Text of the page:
Rape Crisis and Crocodile tears : When Congress Fails Us

Published: Monday, Dec 31,2012, 00:26 IST
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Rape Crisis, Crocodile tears, When Congress Fails Us, Damini, Bollywood movie, Abhijit Mukherjee, rape, sexual assault, delhi gang rape record data list

Crocodile tears fell from the eyes of Congress leaders following the death of a rape victim. She is called Amanat, a treasure kept in trust or Damini, for a Bollywood movie heroine, or simply braveheart.

The truth is, she could have been anyone. This is a lady who typified India’s respected woman, the one who deserved it all - the perfect life – but, in a tragic twist of fate, she faced a violent crime, a gang rape that left her with multiple injuries. Her battle for survival flashed through national and international media portals.

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While she lay dying, vast swathes of India were mobilised while others spoke of their shock at such a violent crime against an educated girl, a girl from a hard working family, a girl of character that commanded the respect of the masses. Her death has highlighted the plight of millions of voiceless women in India. They suffer in silence. India prays for the soul of one girl while there are millions of neglected souls in India that have perished over the years. There is no showcase for them, there is no fame or demand for justice, there is simply darkness.

Would there have been such a media furore and outpouring of sympathy if a woman of questionable character from the slums of India was snatched and raped? Or would the vast majority have turned a blind eye and allowed the case to disappear into oblivion like the majority of rape cases?  It is these cases that required a spotlight shone upon them. All women should be equal in India no matter what their caste, class, education or upbringing.

Damini’s case has forced the media to focus on the plight of every woman. India is undergoing a huge revolution to improve women's rights. Throughout the nation, protests have fired up. Despite violence from the police, the voice of the masses demand to heard. The public is demanding answers. In response to the protests and voices of the people, President Pranab Mukherjee's son Abhijit carelessly uttered the following:-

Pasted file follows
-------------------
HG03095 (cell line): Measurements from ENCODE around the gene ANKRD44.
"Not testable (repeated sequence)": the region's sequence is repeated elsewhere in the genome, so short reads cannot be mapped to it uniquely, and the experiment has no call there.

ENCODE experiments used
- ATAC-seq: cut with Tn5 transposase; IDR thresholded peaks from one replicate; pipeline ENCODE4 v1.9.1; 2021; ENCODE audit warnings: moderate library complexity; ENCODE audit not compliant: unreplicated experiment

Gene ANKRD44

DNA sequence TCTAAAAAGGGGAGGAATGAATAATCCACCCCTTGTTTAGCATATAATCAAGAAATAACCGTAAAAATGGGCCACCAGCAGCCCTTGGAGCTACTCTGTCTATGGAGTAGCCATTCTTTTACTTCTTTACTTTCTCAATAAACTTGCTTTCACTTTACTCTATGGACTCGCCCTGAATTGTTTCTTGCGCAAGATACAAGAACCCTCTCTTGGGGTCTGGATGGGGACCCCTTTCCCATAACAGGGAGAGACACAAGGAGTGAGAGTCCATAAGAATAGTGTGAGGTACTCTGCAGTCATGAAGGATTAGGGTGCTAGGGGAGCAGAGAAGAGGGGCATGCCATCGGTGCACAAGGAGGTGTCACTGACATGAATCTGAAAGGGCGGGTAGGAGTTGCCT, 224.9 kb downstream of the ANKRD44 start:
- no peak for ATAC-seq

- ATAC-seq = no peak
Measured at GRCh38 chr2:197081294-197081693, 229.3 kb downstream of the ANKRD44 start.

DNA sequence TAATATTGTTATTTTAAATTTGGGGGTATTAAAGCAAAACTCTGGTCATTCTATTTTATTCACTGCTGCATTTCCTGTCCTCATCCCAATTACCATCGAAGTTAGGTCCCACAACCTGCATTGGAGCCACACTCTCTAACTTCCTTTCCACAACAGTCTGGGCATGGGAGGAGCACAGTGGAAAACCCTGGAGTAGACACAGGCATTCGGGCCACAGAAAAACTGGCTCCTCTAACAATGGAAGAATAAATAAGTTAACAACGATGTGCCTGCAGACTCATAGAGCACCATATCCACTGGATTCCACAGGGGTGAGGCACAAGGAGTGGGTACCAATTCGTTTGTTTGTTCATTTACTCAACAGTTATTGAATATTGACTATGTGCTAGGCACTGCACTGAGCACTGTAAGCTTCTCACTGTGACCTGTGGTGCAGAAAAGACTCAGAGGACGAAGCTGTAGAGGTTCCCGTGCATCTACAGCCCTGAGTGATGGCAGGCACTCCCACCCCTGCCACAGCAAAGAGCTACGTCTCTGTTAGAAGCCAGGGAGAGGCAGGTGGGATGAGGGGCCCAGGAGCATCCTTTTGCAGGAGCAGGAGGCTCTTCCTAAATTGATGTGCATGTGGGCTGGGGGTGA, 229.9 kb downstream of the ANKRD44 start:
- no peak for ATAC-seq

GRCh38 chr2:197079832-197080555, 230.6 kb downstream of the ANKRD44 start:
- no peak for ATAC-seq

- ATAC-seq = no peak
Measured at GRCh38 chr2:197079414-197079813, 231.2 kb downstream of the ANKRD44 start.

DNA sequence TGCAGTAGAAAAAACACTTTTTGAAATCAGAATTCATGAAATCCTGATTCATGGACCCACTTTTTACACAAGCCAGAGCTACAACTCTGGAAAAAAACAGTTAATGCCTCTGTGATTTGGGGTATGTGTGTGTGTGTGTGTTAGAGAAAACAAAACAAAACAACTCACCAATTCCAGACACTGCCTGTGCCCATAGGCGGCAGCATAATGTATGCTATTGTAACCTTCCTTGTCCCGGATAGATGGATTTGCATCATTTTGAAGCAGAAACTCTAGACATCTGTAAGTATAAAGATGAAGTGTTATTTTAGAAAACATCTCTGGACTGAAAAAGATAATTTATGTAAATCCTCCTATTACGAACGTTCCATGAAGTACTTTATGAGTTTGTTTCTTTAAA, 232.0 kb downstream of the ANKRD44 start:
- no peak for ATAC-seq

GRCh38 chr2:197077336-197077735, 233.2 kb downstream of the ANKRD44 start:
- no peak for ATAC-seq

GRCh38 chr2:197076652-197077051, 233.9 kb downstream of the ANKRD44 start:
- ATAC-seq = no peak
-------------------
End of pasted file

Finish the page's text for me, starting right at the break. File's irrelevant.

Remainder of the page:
"Those who are coming in the name of students in the rallies, sundori, sundori mahila (beautiful women), highly dented and painted," Abhijit Mukherjee, an MP from Jangipur seat which the President had vacated before his election, told a vernacular news channel, "Giving interviews in TV and showing off their children. I wonder whether they are students at all." He added, "What's basically happening in Delhi is something like pink revolution, which has very little connection with ground realities."
This demonstrates the glib reckless attitude of a mainstream Indian politician who has clearly never understood the basic concepts of fundamental human rights and treating individuals with respect. There appears to be an ever widening communication gap between campaigners and politicians.

The world, in turn, has cast its gaze upon India’s governing party – Congress. Their fear of anarchy, protests and further criticism has forced them to act sensitively. To save face, the words in Congress’ speeches were carefully crafted to persuade the masses that they were actually “concerned”. President Pranab Mukherjee spun lines that could have been written for the best Bollywood tear jerking movies. Many may have been charmed by his cosmetic sympathy to save face, to save position and to save the “good name” of Congress.

Combined with magic camera angles showing their faithful media worshippers, Congress has hoped to pull the heart strings of India - their game is to use Damini's case as a political football. They wish to be seen as saviours of women-kind now, but the reality behind the cosmetic façade is slightly more worrying. Behind the death of Damini lies the deaths and repercussions of many rapes whose stories are now lost in time.

Over the years, Congress has failed to set a good moral example to the male population of India. It has also failed to create robust policy that upholds the rights of women. The BBC summarised the violations of human rights and neglect suffered by women.